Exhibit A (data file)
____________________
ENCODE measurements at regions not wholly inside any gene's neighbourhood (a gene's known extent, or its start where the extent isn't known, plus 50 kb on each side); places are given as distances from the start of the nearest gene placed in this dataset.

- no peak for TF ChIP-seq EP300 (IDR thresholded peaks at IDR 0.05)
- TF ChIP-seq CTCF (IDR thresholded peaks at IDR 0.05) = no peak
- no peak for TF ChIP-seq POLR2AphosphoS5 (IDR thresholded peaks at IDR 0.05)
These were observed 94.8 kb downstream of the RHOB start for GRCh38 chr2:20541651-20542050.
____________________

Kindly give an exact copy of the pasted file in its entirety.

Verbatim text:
ENCODE measurements at regions not wholly inside any gene's neighbourhood (a gene's known extent, or its start where the extent isn't known, plus 50 kb on each side); places are given as distances from the start of the nearest gene placed in this dataset.

- no peak for TF ChIP-seq EP300 (IDR thresholded peaks at IDR 0.05)
- TF ChIP-seq CTCF (IDR thresholded peaks at IDR 0.05) = no peak
- no peak for TF ChIP-seq POLR2AphosphoS5 (IDR thresholded peaks at IDR 0.05)
These were observed 94.8 kb downstream of the RHOB start for GRCh38 chr2:20541651-20542050.